Many people have asked how I went from a Republican atheist to a God-loving, Christian-leaning liberal. I’ve not been inclined to write about it until this week when I read an essay from the New York Times — a commencement speech by Jonathon Franzen. I clicked on it not because I’ve read any of Franzen’s books (although a few are on my Goodreads list) but because it was supposed to be an article on technology replacing love with something easier.
It wasn’t quite what I expected, and I took three days to read the entire article. But the essay had a line in it that brought me to tears. A line like a shock. Like the moment I knew Scott was my one. Or that I could love my son through all his struggles and triumphs. Or when I found out how much room my heart had for another child.
Franzen wrote: Love is about bottomless empathy, born out of the heart’s revelation that another person is every bit as real as you are.
I don’t expect the line to evoke the same reaction in anyone else, but I often walk this Internet world feeling different. I am a bleeding-heart liberal whose relationship with God comes before all other relationships while knowing the world is a complicated and gray place which I love very much but would be okay if I died tomorrow because it’s also very tiring to be nice to people.
I’m just not used to someone understanding me without knowing me. Even Scott thinks I’m weird.
As far as I know, Jonathan Franzen and I do not have stories in common. We might not even like each other in person. But if the topic of love was to ever come up in the last decade over unfamous-to-famous-author-coffee, we would instantaneously agree.
I spent much of my life before my conversions seeing everyone in two-dimensions. These sides tended to revolve around whether you liked me or did not like me and whether you gave me what I wanted. I often confused love and agreement, and I assumed everyone’s life was close enough to mine for them to have the same success, yet easier than mine which always made my feelings the most important in the room.
When I went off to college and was introduced to the complexities of the world. To racism. To poverty. To the power of words. I no longer believed in a world of boot-straps and color-blindness. Paper after paper and event after event proved that I could not trust individuals to be full of kindness and justice. Life unfolded, and all I was sure of was that I was very, very lucky to be an upper middle class white girl from New England. So when it came time to vote, I found myself with bleeding-heart and a new party affiliation.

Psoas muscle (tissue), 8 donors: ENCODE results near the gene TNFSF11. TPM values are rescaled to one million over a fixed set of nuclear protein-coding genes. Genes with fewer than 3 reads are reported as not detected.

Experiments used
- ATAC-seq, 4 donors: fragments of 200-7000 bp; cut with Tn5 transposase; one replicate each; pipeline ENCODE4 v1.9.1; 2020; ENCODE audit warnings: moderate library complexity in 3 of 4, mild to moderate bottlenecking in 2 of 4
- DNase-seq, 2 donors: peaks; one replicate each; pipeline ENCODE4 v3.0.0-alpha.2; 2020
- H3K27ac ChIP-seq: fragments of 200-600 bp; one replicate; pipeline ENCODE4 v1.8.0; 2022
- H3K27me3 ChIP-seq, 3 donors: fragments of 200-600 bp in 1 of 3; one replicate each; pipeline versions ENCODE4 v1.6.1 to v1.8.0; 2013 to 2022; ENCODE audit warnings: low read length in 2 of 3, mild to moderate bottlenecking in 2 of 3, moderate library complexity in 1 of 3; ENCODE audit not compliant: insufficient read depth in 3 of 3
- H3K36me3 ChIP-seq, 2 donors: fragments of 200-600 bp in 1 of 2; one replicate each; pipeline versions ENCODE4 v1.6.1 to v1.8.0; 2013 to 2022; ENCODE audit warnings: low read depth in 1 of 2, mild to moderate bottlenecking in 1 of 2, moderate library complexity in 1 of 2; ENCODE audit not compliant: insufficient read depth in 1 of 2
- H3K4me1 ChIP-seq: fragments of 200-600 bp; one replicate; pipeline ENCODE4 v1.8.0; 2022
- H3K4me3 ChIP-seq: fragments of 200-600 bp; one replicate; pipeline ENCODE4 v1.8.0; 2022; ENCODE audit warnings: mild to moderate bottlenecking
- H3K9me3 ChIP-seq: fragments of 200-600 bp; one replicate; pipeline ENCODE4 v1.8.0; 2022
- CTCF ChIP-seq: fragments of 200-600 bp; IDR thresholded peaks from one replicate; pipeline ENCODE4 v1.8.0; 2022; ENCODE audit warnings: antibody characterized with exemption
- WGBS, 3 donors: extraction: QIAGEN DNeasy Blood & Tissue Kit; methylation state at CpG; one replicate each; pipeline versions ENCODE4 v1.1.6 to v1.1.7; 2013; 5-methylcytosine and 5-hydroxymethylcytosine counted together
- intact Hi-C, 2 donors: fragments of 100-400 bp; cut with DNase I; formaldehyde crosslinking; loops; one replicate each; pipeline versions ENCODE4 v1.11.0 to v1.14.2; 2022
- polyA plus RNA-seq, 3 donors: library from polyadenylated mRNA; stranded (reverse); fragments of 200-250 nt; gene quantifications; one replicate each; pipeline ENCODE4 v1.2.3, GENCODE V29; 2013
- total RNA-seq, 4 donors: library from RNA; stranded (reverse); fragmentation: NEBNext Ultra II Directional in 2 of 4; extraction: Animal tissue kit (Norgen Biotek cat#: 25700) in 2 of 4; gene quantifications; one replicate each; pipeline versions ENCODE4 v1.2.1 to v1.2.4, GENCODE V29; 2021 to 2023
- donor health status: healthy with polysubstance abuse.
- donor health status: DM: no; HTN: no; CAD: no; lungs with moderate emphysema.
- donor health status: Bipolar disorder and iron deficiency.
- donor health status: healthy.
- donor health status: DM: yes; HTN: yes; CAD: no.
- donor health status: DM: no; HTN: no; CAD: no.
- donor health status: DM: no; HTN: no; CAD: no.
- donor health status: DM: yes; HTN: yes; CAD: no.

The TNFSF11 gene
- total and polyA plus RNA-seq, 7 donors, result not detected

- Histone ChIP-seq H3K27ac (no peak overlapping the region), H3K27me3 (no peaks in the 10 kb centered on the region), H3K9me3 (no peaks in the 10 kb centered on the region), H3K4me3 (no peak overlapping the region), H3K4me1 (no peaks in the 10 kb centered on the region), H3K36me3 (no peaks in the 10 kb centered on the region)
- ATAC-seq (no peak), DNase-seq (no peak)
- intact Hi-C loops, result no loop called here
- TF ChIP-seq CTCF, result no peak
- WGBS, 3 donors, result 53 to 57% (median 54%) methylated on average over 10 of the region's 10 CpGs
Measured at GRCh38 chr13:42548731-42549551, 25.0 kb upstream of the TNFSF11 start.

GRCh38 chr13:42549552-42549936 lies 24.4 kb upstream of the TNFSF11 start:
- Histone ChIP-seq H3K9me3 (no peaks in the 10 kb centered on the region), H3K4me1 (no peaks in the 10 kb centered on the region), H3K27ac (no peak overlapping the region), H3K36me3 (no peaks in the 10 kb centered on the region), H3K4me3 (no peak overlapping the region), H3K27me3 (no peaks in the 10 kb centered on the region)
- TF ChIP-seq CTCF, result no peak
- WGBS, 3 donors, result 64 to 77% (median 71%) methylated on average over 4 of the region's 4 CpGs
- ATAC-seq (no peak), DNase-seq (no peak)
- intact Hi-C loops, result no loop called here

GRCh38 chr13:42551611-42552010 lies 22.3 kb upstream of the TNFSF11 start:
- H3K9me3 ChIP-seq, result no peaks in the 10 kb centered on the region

Even though, or perhaps because I felt more attune to this plight of man, as I went off to medical school, I found myself facing an internal brokenness that I could not shake no matter how many people and things I used to fill the gap. The great big world had popped open during college, but I still could not bring myself to love the person in front of me — whether a friend or a mirror. I only knew despair and a desire to run away.
I had dipped into this well that Franzen described, but it was still full of sympathy. The people that I wanted to love stayed flat because I could not imagine anyone who hurt as much as I did. I could not relate to them except where it mattered to me. As I sought help, I found people who had felt much the same as me but no longer struggled. They smiled. They had relationships with others. They cared in ways that I would’ve never dared. And the one common thread was a relationship with God. I saw and began to believe that without a sense of something beyond my humanness, I could not be loving, kind or fair to the people around me. Sure, I could donate or rally for the faceless, but I couldn’t show up for my family.
So I prayed, meditated and helped others. And without realizing it, the people around me sprang to life. I was surrounded by the hurt, the sad, the searching, the happy. My feelings, whether they be about the injustice of the world or the injustice of not getting enough sleep the night before, could no longer be excuses for anger or bad driving or demands that the world pay more attention to me than anyone else.
These two seemly opposite conversions over moments and years — from a Republican to a Liberal and from an atheist to finding God — are bound up by love. An immense love. The same love.
A love that’s given me a life today that I never thought possible for me.
Love is about bottomless empathy, born out of the heart’s revelation that another person is every bit as real as you are.
The willingness to truly love, when it is painful, uncomfortable, joyful and perfect, happened when I found both a heart for the world and a heart within me.